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What you need to know about gabapentin

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Gabapentin is frequently used to manage pain from nerve damage, seizures and restless legs. Here’s how it works and some side effects you might experience when taking it.
Written by Karen Asp
Updated on December 16, 2022

Gabapentin is among the 10 most prescribed medications in the U.S. But there’s a good chance you’ve never heard of it. That’s because it’s typically used to treat some fairly specific conditions. Those include seizures in people who have epilepsy, nerve damage following shingles and restless legs syndrome.

Gabapentin (some brand names: Horizant®, Gralise®, Neurontin®) is an anticonvulsive medication. Doctors use it to relax muscles and hinder spasms. It has other benefits such as reducing pain.

Below, find out how it works in your body and what the possible side effects are.

And don’t forget to bring this free prescription discount card with you to the pharmacy. It could save you up to 80% on your gabapentin.

How does gabapentin work?

Gabapentin reduces the excitability of certain nerve cells (neurons) in the brain. Those nerve cells play a role in seizures and the transmission of pain signals, says Po-Chang Hsu, MD. Dr. Hsu is a medical consultant in Boston.

By decreasing the activity of these nerve cells, gabapentin can weaken seizures or stop them altogether.

Restless legs syndrome (RLS) is a neurological disorder. You feel an irresistible urge to move your legs in order to feel comfortable. Scientists aren’t exactly sure how gabapentin works to relieve RLS discomfort. But it’s thought to affect the nerve cells, like with seizures.

For nerve pain, gabapentin works a bit differently. There are neurons in the brain known as GABAergic neurons, which produce gamma-aminobutyric acid (GABA). They act as a barrier to pain impulses. “When GABA neurons die or don’t work, the whole pain system in the body can get out of control,” says Dr. Hsu.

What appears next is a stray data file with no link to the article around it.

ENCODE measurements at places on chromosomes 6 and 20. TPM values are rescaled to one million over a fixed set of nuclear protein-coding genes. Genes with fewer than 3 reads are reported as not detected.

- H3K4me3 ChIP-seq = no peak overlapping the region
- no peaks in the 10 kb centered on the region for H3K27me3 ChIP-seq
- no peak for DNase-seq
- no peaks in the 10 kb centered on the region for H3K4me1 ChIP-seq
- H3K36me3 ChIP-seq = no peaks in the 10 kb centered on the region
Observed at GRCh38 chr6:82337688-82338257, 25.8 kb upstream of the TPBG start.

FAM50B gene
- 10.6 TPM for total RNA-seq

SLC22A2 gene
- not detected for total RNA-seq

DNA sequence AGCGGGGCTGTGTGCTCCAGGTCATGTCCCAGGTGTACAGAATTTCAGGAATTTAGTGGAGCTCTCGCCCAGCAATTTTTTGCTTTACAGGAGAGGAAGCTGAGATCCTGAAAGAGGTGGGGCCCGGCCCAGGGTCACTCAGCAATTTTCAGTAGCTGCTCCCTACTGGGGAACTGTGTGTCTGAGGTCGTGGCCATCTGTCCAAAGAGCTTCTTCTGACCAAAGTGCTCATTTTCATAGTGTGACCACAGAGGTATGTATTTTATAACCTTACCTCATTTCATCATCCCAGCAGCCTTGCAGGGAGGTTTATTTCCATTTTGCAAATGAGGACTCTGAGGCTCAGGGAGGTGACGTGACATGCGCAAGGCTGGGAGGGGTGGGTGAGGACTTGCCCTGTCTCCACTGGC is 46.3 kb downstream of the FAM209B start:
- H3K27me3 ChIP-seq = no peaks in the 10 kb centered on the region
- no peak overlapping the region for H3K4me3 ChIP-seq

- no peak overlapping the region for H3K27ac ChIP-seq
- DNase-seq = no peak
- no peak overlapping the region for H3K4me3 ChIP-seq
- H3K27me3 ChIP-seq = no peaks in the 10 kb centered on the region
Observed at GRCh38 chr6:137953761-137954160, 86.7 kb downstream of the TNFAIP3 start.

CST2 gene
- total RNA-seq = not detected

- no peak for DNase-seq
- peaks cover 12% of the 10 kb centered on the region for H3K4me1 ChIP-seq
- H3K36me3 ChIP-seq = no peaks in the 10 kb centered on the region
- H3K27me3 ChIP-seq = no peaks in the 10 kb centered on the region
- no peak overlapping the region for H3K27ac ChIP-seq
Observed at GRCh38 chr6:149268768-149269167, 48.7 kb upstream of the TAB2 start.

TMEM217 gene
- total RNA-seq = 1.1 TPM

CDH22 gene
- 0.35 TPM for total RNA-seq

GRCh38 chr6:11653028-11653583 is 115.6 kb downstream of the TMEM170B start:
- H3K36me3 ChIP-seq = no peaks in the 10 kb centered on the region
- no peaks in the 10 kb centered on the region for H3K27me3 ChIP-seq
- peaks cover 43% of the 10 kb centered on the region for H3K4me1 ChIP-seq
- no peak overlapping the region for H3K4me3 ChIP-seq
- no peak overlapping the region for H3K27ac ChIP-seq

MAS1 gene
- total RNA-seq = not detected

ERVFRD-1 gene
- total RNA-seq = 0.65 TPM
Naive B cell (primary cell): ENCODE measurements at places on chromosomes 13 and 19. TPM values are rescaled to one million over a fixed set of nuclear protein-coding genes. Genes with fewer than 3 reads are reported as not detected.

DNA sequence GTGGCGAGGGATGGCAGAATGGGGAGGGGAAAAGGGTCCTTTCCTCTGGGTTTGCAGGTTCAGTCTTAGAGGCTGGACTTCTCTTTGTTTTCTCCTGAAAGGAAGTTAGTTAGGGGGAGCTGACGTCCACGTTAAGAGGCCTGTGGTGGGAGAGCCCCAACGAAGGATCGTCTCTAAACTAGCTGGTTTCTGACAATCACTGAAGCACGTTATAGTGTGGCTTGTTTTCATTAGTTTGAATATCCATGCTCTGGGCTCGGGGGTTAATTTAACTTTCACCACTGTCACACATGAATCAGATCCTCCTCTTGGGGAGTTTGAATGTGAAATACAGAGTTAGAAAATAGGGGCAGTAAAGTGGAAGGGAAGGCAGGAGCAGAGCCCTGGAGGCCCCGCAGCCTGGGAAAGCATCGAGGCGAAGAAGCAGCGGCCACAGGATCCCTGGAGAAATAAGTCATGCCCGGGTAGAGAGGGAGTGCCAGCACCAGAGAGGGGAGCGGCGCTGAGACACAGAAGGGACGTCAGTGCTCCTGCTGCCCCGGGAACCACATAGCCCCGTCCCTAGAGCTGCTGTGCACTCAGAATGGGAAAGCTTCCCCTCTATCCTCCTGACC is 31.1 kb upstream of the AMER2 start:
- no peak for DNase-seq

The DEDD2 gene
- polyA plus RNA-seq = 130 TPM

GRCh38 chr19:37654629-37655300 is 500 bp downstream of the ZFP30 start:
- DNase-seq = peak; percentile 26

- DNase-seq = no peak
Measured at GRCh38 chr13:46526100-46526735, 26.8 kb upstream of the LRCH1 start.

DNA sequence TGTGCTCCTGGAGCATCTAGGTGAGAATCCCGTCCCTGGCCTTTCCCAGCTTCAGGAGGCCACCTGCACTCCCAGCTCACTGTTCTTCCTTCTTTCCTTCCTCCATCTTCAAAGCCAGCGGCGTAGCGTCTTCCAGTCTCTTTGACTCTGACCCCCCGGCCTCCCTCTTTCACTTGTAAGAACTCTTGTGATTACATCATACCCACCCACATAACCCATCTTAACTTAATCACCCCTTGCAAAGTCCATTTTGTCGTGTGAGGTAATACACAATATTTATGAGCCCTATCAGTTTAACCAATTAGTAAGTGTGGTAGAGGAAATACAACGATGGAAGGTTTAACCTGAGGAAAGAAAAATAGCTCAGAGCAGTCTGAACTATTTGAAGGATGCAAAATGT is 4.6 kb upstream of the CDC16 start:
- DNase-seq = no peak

Gabapentin increases GABA concentration in the brain. And it mimics the action of GABA. So more GABA neurons means a stronger barrier to pain, Dr. Hsu adds.

Who shouldn’t take gabapentin?

Gabapentin isn’t for everybody. Some individuals should either not take it or be careful about using it, Dr. Hsu says. They include:

Before you start taking gabapentin, make sure you let your doctor know what medications you’re on. There are a number of medicines that negatively interact with gabapentin.

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What are the possible side effects of gabapentin?

As with any medication, gabapentin has possible side effects. The most common ones include:

  • Nausea
  • Dizziness
  • Sleepiness
  • Mood changes
  • Diarrhea
  • Feeling tired
  • Vomiting
  • Dry mouth
  • Blurry vision

But there are also some serious side effects you need to watch closely. They include:

  • Suicidal thoughts
  • High fevers
  • Serious stomach pain
  • Serious allergic reactions, such as rashes on the skin and difficulty breathing

If you experience any of these side effects, stop taking gabapentin and seek medical attention immediately.

In most cases, you should not take gabapentin for longer than 5 months. But if it’s helping and hasn’t caused any significant side effects, your doctor may instruct you to take it for longer than that, Dr. Hsu says.

How to use gabapentin safely

The Mayo Clinic recommends following these guidelines when taking gabapentin:

1. Read the dosing directions carefully. Gabapentin comes in tablets, oral solutions, capsules and extended-release capsules. Each form has different instructions. Follow the dosing instructions from your doctor exactly as they’re printed.

2. Depending on which form you take, you might be asked to take it with — or without — food. If you accidentally miss a dose, take it as soon as you remember. But if it’s getting close to the time of your next dose, skip the missed dose.

3. Communicate with your doctor. Always talk with your doctor about any other medications or supplements you’re taking. If you’re taking certain antacids, for instance, you’ll need to wait at least 2 hours before taking gabapentin.

4. Stick to the plan. Do not change your dose, stop taking gabapentin or even switch the form of gabapentin you’re taking without consulting your doctor. And as with any medication, if you have any side effects, call your doctor right away, Dr. Hsu says.

Gabapentin is a very effective drug for several conditions. Talk to your doctor about whether it’s right for you.

And be sure to download our free mobile app to find the best price on your medications at a pharmacy near you.

Additional sources:
Gabapentin overview: National Library of Medicine, National Center for Biotechnology Information (2022). “Gabapentin”
Proper use of gabapentin: Mayo Clinic